FCC Grants NCTA Clarification of Franchise Fee Dereg Decision

Effectively immediately, the FCC has excised two sentences from its order denying a request for stay of its cable franchise fee deregulation decision, sentences it agrees with cable operators could be misconstrued to allow local franchising authorities (LFAs) to "enforce unlawful franchise provisions unless and until a cable operator has proven to a court that they are unlawful."

Related: Markey & Co. Ask FCC to Rethink Franchise Fee Item

The sentences in the FCC's denial of a request by LFA's to stay enforcement of the deregulatory decision order were:

“The rules in the [Third Report and Order] did not supersede provisions in existing franchise agreements on their effective date” and,

“[i]f negotiations fail, the terms in the franchise remain in effect unless and until a cable operator challenges those terms and proves that the terms violate the [Third Report and Order’s] requirements.”

Related: NCTA Says LFA Stay Request Fails on All Counts

NCTA-The Internet & Television Association, had said those sentences conflicted with the original order and petitioned the FCC to scrap them.

Last August, a divided FCC voted to hold that local cable franchising authorities (LFAs) cannot regulate a cable operator's broadband service and that in-kind services or equipment they require those cable operators to provide for traditional video service must count toward the FCC's 5% (of cable revenue) cap on franchise fees charged by the LFAs.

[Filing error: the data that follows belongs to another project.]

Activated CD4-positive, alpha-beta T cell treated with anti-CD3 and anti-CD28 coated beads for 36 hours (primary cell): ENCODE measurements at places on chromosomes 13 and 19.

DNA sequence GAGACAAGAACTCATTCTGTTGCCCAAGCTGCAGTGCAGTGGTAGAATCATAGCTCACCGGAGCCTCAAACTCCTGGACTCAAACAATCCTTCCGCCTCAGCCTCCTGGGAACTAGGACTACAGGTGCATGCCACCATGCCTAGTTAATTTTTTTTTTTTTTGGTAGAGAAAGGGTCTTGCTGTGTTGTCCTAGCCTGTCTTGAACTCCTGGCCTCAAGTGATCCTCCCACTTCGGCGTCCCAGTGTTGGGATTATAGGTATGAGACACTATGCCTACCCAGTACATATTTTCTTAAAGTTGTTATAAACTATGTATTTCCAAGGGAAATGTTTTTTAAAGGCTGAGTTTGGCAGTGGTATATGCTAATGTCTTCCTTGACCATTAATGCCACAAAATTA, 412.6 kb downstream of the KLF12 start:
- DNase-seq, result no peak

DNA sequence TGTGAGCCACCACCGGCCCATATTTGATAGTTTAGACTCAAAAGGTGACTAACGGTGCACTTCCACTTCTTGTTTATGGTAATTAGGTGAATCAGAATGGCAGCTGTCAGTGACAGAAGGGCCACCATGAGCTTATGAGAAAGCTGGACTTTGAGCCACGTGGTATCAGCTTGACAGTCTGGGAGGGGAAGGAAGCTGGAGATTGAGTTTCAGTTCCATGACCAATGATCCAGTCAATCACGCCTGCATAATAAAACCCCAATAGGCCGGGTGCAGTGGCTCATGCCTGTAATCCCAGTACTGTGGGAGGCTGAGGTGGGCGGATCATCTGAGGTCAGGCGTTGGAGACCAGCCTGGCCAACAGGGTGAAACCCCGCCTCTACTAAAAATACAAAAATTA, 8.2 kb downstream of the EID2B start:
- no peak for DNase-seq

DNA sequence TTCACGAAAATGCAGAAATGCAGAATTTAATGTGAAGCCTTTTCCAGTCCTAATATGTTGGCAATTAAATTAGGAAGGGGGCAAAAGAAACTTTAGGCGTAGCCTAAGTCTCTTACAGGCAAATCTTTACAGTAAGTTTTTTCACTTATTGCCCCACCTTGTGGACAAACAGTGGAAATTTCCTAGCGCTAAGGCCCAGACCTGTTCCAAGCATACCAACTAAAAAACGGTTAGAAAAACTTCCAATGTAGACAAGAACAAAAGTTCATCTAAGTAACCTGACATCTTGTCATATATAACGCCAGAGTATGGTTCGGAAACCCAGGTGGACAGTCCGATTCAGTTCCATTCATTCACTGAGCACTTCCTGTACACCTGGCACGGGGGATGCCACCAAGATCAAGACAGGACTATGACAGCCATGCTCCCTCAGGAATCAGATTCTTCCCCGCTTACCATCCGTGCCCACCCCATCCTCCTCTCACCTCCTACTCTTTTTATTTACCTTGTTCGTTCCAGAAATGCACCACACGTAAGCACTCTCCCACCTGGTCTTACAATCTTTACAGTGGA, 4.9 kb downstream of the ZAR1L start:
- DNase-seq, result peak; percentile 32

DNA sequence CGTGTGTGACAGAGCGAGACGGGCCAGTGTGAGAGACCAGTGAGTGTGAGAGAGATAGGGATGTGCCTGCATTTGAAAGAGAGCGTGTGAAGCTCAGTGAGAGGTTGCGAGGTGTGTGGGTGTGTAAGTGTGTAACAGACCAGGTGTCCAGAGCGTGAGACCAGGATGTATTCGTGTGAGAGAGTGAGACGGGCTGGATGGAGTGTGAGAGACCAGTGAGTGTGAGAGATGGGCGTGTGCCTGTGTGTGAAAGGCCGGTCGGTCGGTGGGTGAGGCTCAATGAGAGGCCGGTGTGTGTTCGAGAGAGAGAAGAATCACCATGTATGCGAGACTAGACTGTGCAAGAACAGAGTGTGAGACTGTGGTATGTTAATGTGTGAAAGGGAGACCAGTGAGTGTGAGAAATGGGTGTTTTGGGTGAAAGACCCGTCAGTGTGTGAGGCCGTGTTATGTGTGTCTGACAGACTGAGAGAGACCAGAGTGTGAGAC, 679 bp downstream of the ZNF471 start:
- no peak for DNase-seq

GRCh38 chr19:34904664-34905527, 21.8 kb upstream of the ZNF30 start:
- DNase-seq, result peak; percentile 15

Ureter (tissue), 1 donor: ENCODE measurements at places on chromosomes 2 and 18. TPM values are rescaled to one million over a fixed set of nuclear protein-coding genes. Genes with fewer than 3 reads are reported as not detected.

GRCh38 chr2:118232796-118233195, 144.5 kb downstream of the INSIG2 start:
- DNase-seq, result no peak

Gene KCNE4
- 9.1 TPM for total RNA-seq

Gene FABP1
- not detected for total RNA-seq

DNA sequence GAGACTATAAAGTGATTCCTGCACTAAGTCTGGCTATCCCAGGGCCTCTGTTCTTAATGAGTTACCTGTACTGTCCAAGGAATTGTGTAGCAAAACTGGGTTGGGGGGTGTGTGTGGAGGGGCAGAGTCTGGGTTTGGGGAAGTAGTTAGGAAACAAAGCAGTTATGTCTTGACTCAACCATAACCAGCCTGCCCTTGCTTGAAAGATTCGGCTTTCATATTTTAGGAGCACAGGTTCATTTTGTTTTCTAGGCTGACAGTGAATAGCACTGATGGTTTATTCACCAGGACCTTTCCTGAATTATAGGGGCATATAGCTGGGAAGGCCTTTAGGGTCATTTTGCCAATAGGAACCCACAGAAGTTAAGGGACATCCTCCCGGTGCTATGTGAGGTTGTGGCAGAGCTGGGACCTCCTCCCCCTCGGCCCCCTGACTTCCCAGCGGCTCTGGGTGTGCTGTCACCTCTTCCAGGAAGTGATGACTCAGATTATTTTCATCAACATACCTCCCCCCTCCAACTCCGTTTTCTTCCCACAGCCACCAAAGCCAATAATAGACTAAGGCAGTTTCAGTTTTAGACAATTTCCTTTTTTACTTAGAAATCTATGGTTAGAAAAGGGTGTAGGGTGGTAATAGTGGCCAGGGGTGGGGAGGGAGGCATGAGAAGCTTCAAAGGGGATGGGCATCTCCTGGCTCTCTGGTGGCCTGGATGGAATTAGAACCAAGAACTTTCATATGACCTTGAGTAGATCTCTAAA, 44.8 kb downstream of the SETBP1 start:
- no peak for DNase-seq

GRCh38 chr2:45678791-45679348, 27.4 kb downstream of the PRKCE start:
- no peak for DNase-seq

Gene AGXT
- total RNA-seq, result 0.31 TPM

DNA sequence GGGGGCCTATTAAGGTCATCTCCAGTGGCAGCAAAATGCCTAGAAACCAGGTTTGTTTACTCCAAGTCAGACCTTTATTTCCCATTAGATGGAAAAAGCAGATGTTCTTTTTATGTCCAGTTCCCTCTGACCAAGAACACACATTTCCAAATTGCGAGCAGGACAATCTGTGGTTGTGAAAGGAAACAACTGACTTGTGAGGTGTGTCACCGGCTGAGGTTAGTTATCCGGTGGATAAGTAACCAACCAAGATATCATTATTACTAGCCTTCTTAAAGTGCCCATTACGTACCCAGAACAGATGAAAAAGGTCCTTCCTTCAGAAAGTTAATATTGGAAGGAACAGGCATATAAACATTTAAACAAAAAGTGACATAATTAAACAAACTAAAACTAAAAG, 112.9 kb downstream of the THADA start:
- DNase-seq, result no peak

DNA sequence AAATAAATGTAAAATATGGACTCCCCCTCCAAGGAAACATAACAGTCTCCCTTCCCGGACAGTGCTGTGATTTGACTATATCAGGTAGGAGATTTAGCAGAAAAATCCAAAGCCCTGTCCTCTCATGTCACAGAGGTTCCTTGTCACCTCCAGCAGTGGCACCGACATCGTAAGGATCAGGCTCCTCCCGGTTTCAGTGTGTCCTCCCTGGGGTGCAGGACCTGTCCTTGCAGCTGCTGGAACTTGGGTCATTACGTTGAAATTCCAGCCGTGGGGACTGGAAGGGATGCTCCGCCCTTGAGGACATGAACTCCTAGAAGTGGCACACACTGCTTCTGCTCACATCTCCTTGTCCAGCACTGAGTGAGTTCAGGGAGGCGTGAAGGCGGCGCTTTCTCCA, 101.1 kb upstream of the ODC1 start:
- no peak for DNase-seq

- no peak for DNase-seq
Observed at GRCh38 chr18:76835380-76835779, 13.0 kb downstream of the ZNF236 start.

That necessitates the renegotiation of franchise agreements that did not count in-kind toward the cap.

The National Association of Telecommunications Officers and Advisors (NATOAA) had sought the stay of the decision.

In granting NCTA's edits in an order on reconsideration adopted this week, the FCC's Media Bureau said it agreed the passages misinterpreted the order. It also said a third sentence, “At that point, the LFA and the cable operator have 120 days to renegotiate the franchise agreement,” was also misleading, saying that the parties instead have a "reasonable period of time" to renegotiate, which "in most cases" would be 120 days. 

John Eggerton

Contributing editor John Eggerton has been an editor and/or writer on media regulation, legislation and policy for over four decades, including covering the FCC, FTC, Congress, the major media trade associations, and the federal courts. In addition to Multichannel News and Broadcasting + Cable, his work has appeared in Radio World, TV Technology, TV Fax, This Week in Consumer Electronics, Variety and the Encyclopedia Britannica.